On the other hand, the book also makes the point that Mount is so valuable because of a particular individual’s combination of circumstances and aptitudes: it argues that, in fact, this kind of exchange was going on all over the young United States, everywhere that black and white (especially working-class) populations came in contact. What makes Mount’s evidence so valuable is not that what he saw was so rare, or only occurred in Long Island or the Lower East Side—rather, the creole exchange was happening everywhere, but it was on Long Island and the Lower East Side that this particular, uniquely talented and suitable observer could see it and report upon it visually.

Q: Were there any common misconceptions of “creolization” that you examined in your research for the book? 

Smith: I wouldn’t necessarily say there were “misconceptions,” so much as gaps in the record. The book certainly argues that creolization—the process by which two languages, or rhythmic vocabularies, or music & dance idioms, collide and create a shared dialect—was much more widespread in a much wider array of locations, and much earlier, than previous scholarship has perhaps understood. The argument would be that contact between disparate groups—black/white, African/European, slave/free, working-class/middle-class—would have yielded this exchange, whether participants intended or even recognized that it was happening. People heard other people’s music and they learned to move and experience sound differently, and in this new, shared dialect. I think, in fact, that this phenomenon—maybe we could call it “a creolization of bodily experience”—happens everywhere disparate populations come into close proximity with one another. I think it’s at the core of where urban culture arises. 

I might suggest that one useful contribution the book provides to that sort of study is to develop a set of analytical tools (particularly rhythmic and iconographic) which let us “see” creole or Afro-Caribbean characteristics—rhythms, body postures, body movements—in tunes or scenes which, on the surface, seem to be “simply depicting” idealized Anglo-Celtic culture. The book suggests that we can identify creole motion—of the pelvis, hips, shoulders; of melodic shapes and rhythms—in the bodies of the dancers, even if they “seem” to be idyllic, pastoral shepherd boys and girls. I don’t necessarily think that Mount intended or consciously imported creole aesthetics into those body vocabularies—quite the contrary: I think that he was simply, accurately, precisely, and sympathetically providing visual reportage on the way that his neighbors and artistic models moved—and that those body vocabularies were already creole, even if the individuals he depicted didn’t consciously realize this.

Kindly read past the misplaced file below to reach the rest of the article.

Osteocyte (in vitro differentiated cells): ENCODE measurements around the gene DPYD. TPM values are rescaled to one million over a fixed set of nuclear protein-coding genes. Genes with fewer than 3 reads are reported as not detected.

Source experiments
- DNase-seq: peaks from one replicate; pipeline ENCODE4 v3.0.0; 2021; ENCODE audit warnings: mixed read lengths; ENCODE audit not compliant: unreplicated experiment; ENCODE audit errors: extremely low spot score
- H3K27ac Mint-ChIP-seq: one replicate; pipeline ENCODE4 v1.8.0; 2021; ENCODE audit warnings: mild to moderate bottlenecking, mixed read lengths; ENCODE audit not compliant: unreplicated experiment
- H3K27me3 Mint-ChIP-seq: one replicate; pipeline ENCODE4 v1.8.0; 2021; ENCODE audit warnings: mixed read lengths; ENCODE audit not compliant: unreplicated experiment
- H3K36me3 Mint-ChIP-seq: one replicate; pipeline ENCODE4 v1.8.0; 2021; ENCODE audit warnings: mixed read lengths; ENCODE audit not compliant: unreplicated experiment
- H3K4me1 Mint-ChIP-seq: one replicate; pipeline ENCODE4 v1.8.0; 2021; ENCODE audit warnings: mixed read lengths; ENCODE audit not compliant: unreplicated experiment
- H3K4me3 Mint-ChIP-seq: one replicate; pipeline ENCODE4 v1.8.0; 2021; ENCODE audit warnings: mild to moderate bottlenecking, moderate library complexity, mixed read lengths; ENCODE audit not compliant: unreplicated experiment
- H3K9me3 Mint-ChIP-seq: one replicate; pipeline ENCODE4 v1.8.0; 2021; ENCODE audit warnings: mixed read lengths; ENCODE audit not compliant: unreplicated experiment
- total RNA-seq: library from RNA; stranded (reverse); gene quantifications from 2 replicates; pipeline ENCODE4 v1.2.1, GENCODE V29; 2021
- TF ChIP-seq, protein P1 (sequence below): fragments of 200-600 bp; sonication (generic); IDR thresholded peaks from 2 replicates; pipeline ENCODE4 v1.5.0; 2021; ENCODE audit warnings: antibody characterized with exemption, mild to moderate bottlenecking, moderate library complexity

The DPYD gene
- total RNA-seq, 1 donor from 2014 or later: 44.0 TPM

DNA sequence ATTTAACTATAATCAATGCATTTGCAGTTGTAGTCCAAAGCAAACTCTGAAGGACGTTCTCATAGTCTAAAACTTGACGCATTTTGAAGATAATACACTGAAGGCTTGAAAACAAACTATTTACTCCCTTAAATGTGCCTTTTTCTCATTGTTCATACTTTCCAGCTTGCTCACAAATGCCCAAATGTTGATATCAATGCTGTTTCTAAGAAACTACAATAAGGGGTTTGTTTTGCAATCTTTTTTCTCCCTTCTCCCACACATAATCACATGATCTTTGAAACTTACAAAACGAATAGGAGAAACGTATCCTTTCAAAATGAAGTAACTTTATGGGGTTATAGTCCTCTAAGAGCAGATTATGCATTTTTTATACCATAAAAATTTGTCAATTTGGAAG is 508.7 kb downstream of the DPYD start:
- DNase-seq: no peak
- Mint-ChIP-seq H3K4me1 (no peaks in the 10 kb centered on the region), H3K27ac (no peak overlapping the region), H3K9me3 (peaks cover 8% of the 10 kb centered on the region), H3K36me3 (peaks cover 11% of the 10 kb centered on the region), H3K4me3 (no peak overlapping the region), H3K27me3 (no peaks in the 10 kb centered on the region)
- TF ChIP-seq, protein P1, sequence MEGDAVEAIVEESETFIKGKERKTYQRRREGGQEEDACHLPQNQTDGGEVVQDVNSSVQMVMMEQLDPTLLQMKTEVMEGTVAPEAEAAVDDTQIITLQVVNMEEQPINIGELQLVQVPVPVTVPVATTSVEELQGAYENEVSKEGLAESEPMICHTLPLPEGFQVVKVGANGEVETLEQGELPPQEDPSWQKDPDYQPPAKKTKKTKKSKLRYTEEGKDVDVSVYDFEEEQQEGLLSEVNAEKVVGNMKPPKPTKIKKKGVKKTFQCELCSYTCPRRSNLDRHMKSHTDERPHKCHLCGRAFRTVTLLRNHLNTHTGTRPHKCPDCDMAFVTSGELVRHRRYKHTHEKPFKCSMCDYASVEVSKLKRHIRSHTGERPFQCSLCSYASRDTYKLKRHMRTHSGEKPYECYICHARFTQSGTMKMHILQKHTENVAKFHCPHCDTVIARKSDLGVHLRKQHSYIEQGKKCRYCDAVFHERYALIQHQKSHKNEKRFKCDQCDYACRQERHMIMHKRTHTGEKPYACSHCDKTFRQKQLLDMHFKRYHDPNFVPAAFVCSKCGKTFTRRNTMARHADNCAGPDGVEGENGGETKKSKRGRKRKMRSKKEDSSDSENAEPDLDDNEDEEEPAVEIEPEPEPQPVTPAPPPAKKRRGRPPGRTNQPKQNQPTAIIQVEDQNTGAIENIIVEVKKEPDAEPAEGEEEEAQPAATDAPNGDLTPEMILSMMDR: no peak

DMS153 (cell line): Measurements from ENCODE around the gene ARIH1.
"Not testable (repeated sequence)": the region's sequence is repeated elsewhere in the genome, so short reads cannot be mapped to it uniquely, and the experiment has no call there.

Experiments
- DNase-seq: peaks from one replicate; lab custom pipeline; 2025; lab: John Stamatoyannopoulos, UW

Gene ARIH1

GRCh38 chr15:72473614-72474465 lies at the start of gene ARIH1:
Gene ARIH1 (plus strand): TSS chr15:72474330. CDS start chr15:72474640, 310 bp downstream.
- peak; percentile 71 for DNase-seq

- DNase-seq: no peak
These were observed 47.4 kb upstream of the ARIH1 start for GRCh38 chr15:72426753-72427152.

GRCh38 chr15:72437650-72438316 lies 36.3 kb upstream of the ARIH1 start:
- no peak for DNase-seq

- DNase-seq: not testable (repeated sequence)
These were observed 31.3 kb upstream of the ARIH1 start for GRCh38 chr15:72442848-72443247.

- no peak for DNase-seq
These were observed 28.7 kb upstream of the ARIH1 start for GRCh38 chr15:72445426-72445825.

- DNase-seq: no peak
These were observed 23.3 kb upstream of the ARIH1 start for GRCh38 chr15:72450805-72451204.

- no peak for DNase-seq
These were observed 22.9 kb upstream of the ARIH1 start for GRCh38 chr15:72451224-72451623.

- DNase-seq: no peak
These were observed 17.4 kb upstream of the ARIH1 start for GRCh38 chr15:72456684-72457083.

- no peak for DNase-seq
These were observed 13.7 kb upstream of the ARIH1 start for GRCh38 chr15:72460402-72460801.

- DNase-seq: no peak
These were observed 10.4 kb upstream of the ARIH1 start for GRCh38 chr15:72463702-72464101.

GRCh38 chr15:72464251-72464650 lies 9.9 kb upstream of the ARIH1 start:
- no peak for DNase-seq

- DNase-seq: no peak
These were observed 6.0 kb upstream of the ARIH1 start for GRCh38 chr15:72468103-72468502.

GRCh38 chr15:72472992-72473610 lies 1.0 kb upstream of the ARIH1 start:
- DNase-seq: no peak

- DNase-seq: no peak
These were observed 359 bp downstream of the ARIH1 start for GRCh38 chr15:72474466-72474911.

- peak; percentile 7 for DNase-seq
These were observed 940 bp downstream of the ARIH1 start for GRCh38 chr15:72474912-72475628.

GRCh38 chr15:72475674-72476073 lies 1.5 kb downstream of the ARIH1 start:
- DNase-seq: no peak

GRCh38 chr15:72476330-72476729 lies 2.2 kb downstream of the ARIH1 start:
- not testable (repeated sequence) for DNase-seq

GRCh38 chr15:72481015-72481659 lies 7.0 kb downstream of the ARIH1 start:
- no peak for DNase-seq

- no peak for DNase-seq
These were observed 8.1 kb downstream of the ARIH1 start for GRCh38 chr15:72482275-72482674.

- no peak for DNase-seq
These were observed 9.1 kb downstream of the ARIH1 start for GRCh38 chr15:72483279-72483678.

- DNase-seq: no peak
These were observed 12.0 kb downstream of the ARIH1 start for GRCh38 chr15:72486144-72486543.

Q: How was Mount’s home area of Manhattan particularly suitable for “creolization?” 

Smith: Well, Mount came from the North Shore of Long Island, which would conventionally have been understood to be an essentially Anglo-American cultural environment, and then spent his early manhood on the Lower East Side of Manhattan, on the highly multi-cultural wharves and urban streets within a block of two of Five Points. But the argument of the book is that contact between black and white music-and-dance communities was much more widespread, even if it was under the surface. People on Long Island in the early 19th century spoke in a patois that combined English, Dutch, French African languages, and borrowed words from the Caribbean. The same was true of their music and dance, on both the shores of Long Island, in upstate New York, all along the canals and rivers of the new nation, and on the wharves of the Lower East Side where Long Island joined Manhattan. 

Q: Was blackface minstrelsy, in a way, an American “pop” music phenomenon? 

Smith: It certainly provides a very early example of a dynamic that recurs in later American pop musics, in which a musical genre begins on the margins—often the working-class, urban, ethnic, or immigrant margins—and is only gradually “discovered” by middle class dominant culture. This is what happened with creole music, and then with ragtime, early jazz, swing, rhythm & blues, hip-hop, and so forth. So I might say that the process by which blackface evolved, out of the collision of ethnically- and culturally-diverse working-class populations living in (willing or unwilling) close proximity in urban environments, is certainly a particularly early and a particularly complicated (and thus revealing) example of the pop music process. It’s analogous to the way that Jamaican ska and reggae began, in the urban slums of Kingston, before those musics entered the middle-class pop-music industry mainstream; same thing with Algerian rai music, or Bohemian polka, and so on. It’s a process by which new “creolized” musical idioms arise out of multi-ethnic—usually working-class and urban—environments, evolve very swiftly, and then “pop up” over the horizon of middle-class entertainment culture.